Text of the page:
Computers, Minds and Conduct

Computers, Minds and Conduct

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Description

This book provides a sustained and penetrating critique of a wide range of views in modern cognitive science and philosophy of the mind, from Turing's famous test for intelligence in machines to recent work in computational linguistic theory. While discussing many of the key arguments and topics, the authors also develop a distinctive analytic approach. Drawing on the methods of conceptual analysis first elaborated by Wittgenstein and Ryle, the authors seek to show that these methods still have a great deal to offer in the field of the cognitive theory and the philosophy of mind, providing a powerful alternative to many of the positions put forward in the contemporary literature. Amoung the many issues discussed in the book are the following: the Cartesian roots of modern conceptions of mind; Searle's 'Chinese Room' thought experiment; Fodor's 'language of thought' hypothesis; the place of 'folk psychology' in cognitivist thought; and the question of whether any machine may be said to 'think' or 'understand' in the ordinary senses of these words. Wide ranging, up-to-date and forcefully argued, this book represents a major intervention in contemporary debates about the status of cognitive science an the nature of mind. It will be of particular interest to students and scholars in philosophy, psychology, linguistics and computing sciences.show more

Product details

  • Paperback | 256 pages
  • 152 x 226 x 22mm | 381.02g
  • Polity Press
  • Oxford, United Kingdom
  • English
  • black & white illustrations
  • 0745615716
  • 9780745615714
  • 2,172,580

Review quote

'This is an extremely important book. It makes the best possible case one could for restoring Wittgenstein and Ryle to their proper places as leading thinkers on the mind-body problem by demonstrating the relevance of their arguments and philosophical techniques for some of the most hotly debated topics in contemporary cognitive science' S. G. Shanker, York University 'The book is wonderfully clearly written, admirable in its technical command of the issues, and informed throughout by a deep understanding of the philosophical psychology of Ryle and Wittgenstein... We can only hope that this devastating critique will be read and digested by all those in philosophy, psychology and cognitive science who may yet be spared the dangerous and grandiose illusions exposed in this important book.' Rom Harre, University of Oxford and University of Georgetown 'This highly readable book advances the proposition that 'the' problem of mind and accompanying efforts at a commensurate theory be effectively dis-solved. The authors bring both a sociological eye and a disciplinary agnosticism to their task, as they survey a broad terrain of related debates within philosophy, linguistics and cognitive science. Along the way, they present carefully researched arguments to the effect that language, learning, intelligence and interaction become scientific problems requiring theoretical solution only by being wrenched from the historically and culturally constituted worlds of practical human activity that give rise to and animate them. Restored to those worlds, they argue that each of these areas evidences differences between humans and machines that have mattered to us, and will continue to do so' Lucy Suchman, Xerox Palo Alto Research Centreshow more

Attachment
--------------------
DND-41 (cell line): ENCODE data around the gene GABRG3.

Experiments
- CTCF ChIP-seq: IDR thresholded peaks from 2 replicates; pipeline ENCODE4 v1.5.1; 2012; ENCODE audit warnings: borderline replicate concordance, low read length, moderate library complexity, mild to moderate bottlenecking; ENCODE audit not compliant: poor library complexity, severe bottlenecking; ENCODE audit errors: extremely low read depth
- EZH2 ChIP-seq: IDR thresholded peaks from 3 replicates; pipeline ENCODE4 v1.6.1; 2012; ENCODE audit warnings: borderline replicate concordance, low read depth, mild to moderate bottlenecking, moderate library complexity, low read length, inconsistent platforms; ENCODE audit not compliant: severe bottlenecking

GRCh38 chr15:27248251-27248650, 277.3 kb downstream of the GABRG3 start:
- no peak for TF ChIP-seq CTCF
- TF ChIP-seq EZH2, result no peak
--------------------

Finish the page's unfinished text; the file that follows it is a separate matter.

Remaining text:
Back cover copy

This book provides a sustained and penetrating critique of a wide range of views in modern cognitive science and philosophy of the mind, from Turing's famous test for intelligence in machines to recent work in computational linguistic theory. While discussing many of the key arguments and topics, the authors also develop a distinctive analytic approach. Drawing on the methods of conceptual analysis first elaborated by Wittgenstein and Ryle, the authors seek to show that these methods still have a great deal to offer in the field of the cognitive theory and the philosophy of mind, providing a powerful alternative to many of the positions put forward in the contemporary literature. Amoung the many issues discussed in the book are the following: the Cartesian roots of modern conceptions of mind; Searle's 'Chinese Room' thought experiment; Fodor's 'language of thought' hypothesis; the place of 'folk psychology' in cognitivist thought; and the question of whether any machine may be said to 'think' or 'understand' in the ordinary senses of these words. Wide ranging, up-to-date and forcefully argued, this book represents a major intervention in contemporary debates about the status of cognitive science an the nature of mind. It will be of particular interest to students and scholars in philosophy, psychology, linguistics and computing sciences.show more

About Graham Button

Graham Button is a Senior Scientist at the rank Xerox Research Centre, Cambridge. Jeff Coulter is a Professor of Sociology at Boston University, MA, USA. John R. E. Lee is an Honorary Research and Teaching Fellow at the University of Manchester. Wes Sharrock is a Professor in Sociology at the University of Manchester.show more

Table of contents

Introduction. 1. Philosophy, Language and Mind. 2. The Cartesian Nexus. 3. Minds, Machines and 'Folk Psychology'. 4. Connectionist Theory and Cognitive Science. 5. Can a Machine Think?. 6. Falling Short of the Programmatics: The Case of Computational Linguistics. 7. Can a Machine Talk?. Conclusion: 'None of the Above.'. Bibliography. Index.show more

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